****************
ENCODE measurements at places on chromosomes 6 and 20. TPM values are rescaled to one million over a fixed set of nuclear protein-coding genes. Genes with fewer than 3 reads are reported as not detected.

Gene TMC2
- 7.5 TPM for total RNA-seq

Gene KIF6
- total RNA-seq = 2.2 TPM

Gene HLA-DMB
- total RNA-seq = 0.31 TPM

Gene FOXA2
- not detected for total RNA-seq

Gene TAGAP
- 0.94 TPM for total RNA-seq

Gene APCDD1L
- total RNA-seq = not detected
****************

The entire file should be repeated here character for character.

ENCODE measurements at places on chromosomes 6 and 20. TPM values are rescaled to one million over a fixed set of nuclear protein-coding genes. Genes with fewer than 3 reads are reported as not detected.

Gene TMC2
- 7.5 TPM for total RNA-seq

Gene KIF6
- total RNA-seq = 2.2 TPM

Gene HLA-DMB
- total RNA-seq = 0.31 TPM

Gene FOXA2
- not detected for total RNA-seq

Gene TAGAP
- 0.94 TPM for total RNA-seq

Gene APCDD1L
- total RNA-seq = not detected